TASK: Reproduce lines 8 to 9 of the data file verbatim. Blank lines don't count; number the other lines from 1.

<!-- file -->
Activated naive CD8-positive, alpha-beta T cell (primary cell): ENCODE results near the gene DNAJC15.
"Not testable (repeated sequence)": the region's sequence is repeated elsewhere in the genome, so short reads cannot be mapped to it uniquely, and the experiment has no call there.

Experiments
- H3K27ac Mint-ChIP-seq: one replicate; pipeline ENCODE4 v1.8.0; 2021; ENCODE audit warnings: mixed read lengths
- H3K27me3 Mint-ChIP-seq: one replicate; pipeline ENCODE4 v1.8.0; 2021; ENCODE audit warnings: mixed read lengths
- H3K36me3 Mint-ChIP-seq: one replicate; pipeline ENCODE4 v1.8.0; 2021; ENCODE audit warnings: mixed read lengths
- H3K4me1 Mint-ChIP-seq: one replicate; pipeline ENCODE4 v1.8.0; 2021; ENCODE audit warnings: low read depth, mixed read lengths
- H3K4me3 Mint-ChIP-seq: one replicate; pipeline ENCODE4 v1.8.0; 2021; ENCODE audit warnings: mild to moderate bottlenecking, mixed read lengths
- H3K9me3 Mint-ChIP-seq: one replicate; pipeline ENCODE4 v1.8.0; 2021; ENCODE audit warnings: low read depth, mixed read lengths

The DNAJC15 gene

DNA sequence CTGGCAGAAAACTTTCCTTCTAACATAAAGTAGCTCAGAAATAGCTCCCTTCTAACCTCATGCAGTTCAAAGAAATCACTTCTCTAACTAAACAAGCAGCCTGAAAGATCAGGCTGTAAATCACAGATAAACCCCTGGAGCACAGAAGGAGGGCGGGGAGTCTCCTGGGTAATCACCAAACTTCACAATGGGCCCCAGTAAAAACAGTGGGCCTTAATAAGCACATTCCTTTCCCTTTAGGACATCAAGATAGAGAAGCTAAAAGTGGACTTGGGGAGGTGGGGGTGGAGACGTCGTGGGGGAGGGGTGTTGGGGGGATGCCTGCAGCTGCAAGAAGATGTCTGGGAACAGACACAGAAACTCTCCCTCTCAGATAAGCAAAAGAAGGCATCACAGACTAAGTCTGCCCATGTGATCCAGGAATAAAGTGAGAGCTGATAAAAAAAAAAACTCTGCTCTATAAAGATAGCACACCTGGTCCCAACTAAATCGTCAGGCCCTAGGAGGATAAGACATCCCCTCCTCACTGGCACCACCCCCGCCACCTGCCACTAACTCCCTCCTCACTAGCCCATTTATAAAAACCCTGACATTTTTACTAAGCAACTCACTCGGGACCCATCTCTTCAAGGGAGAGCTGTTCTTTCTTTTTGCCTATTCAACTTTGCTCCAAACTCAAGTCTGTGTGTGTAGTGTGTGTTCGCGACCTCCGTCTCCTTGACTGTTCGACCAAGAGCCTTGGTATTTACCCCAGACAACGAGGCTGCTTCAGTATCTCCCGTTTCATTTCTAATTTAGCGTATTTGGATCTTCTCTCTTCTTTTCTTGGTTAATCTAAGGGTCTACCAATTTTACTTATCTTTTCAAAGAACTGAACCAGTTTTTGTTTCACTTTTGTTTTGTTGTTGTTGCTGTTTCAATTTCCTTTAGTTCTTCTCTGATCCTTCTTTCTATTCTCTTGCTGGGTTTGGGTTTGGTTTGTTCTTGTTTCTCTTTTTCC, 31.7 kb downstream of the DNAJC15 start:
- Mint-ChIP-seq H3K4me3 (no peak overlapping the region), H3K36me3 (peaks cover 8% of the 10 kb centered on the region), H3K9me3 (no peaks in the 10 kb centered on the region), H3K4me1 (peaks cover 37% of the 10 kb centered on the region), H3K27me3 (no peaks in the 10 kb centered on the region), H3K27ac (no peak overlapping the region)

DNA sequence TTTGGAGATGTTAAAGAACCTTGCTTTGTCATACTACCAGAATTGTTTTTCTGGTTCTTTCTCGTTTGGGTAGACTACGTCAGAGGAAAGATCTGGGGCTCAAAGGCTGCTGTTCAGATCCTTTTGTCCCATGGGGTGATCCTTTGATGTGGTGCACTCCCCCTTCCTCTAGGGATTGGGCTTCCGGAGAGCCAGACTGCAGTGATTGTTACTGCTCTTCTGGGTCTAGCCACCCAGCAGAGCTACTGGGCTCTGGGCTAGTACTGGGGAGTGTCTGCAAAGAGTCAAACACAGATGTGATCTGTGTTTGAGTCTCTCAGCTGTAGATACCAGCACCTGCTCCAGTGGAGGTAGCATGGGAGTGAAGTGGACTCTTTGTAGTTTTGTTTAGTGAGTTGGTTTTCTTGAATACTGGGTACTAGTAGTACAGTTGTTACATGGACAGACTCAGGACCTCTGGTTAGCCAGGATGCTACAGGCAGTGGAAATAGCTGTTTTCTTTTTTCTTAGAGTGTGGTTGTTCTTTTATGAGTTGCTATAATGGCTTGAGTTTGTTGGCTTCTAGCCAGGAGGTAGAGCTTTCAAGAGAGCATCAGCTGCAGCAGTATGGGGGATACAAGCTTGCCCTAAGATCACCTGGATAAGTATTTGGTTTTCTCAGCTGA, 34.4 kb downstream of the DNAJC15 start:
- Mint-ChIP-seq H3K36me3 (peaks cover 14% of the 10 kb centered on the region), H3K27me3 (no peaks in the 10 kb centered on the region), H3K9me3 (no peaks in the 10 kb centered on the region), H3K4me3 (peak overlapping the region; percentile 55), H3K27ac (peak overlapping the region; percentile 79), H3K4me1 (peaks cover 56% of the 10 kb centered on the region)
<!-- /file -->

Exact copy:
- H3K4me3 Mint-ChIP-seq: one replicate; pipeline ENCODE4 v1.8.0; 2021; ENCODE audit warnings: mild to moderate bottlenecking, mixed read lengths
- H3K9me3 Mint-ChIP-seq: one replicate; pipeline ENCODE4 v1.8.0; 2021; ENCODE audit warnings: low read depth, mixed read lengths